The model requires three main types of input data: location suitability, spatial policies and restrictions, and conversion settings. First, location suitability was determined by quantifying the relationship between land use/cover patterns and constraints (Land Management Policies) through logistic regression (Verburg et al., 2002). Secondly, spatial constraints were used to limit land use/cover variables by setting woodlands and wetlands as environmental constraints. Finally, conversion settings were determined by a land use conversion matrix of past time series. A detailed description of CLUE-S can be found in Verburg and Overmars (2009).
We validated model accuracy by comparing simulation results for 2000, 2010, and 2020 with satellite remote sensing data. The Kappa index was used to assess the consistency between the simulation results and remote sensing data (Vliet et al., 2011). The Kappa index was 0.8554, 0.8827, and 0.8814 in 2000, 2010, and 2020, respectively, which demonstrated that the CLUE-S simulation results were reliable, selected indexes and parameters conformed to requirements, and future simulation results were in accordance with development trends and had practical significance.
Integrated Valuation of Ecosystem Services and Trade-Offs Model Parameterization
We used the Water Yield module and the Sediment Delivery Ratio module of the InVEST model to estimate ecosystem services under current and future scenarios. The Water Yield module is based on the Budyko curve and the Sediment Delivery Ratio module is based on the Revised Universal Soil Loss Equation (RUSLE), which are described in Appendix 1 (Supplementary Material). The InVEST model is mainly based on spatial data (land use data and climate data) and assesses the value of ecosystem services through empirical models. Due to its ease of accessibility and rich functionality, the model has been widely used in ecological and hydrological studies (Luetzenburg et al., 2020; Morán-Ordóez et al., 2021). All models were parameterized and tested at the CBMR (Xiao et al., 2002; Yu et al., 2018; Li et al., 2019). Table 1 briefly describes the data sets used to assess the two ecosystem services. Details of the model parameterization can be found in Appendix 2 (Supplementary Material). The precipitation, temperature, and reference evapotranspiration datasets were spatially interpolated for all sites using the ArcGIS 10.3 platform with a spatial resolution of 1,000 m. A detailed description of the InVEST model can be found in Sharp et al. (2018).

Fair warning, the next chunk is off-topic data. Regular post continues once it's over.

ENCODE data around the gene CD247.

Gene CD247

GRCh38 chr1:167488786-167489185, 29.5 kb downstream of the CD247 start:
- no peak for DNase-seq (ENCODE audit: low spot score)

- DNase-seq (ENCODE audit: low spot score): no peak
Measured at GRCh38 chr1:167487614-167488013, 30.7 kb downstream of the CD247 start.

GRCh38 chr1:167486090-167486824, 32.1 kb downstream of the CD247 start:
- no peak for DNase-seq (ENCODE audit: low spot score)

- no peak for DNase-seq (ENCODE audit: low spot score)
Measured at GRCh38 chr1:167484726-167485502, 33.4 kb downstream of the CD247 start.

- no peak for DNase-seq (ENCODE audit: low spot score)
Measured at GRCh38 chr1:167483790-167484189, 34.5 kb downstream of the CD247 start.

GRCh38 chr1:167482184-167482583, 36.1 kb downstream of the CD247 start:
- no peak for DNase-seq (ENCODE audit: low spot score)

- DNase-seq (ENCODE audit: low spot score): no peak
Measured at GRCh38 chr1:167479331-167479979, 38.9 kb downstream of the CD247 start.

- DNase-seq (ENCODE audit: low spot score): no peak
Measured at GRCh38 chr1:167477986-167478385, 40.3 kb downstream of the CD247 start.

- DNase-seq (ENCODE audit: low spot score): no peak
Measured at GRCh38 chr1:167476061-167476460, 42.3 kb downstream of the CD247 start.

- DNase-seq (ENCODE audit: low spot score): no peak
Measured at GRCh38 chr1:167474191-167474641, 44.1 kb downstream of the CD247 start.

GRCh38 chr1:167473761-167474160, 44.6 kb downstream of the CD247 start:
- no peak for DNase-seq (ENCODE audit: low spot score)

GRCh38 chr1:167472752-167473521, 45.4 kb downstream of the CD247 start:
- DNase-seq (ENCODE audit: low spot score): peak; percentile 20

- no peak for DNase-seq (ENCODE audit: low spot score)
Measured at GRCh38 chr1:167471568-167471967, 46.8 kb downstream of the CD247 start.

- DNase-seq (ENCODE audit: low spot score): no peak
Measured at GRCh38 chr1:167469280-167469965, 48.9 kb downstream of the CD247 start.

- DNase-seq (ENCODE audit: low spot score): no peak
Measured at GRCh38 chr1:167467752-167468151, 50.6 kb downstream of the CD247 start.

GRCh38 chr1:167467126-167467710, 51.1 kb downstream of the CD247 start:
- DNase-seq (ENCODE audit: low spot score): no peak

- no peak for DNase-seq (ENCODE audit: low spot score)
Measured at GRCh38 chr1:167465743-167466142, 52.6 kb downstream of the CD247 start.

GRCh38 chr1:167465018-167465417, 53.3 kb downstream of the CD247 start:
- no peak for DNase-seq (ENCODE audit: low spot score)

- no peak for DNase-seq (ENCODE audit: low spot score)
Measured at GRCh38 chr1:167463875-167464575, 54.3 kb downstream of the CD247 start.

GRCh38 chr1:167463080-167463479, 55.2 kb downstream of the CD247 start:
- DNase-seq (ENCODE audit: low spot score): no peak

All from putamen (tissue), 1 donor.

Table 1. Data requirement for the integrated valuation of ecosystem services and trade-offs (InVEST) model (WY, Water Yield module; SDR, Sediment Delivery Ratio module).
We designed a factor control analysis through controlling two influential factors of climate and land use to assess climate change, LUCC and their interactive effects on ecosystem services. We generated four simulation scenarios by integrating climate and land use scenarios at 2020s (2016–2020) and 2050s (2045–2050) (Table 2). Then we used the InVEST model to assess water yield and soil retention under the four simulated scenarios.
We determined the magnitude of effects of climate change and land use by the difference between the baseline scenario (Scenario 1) and the climate change only (Scenario 3) or LUCC only (Scenario 2) scenarios. We determine the combined climate and land use effects by the difference between the 2050s simulation scenario (Scenario 4) and the baseline scenario (Scenario 1), and then determined the interactive effects by subtracting the individual effects of climate change and LUCC from the combined effects.
Future Climate and Land Use Change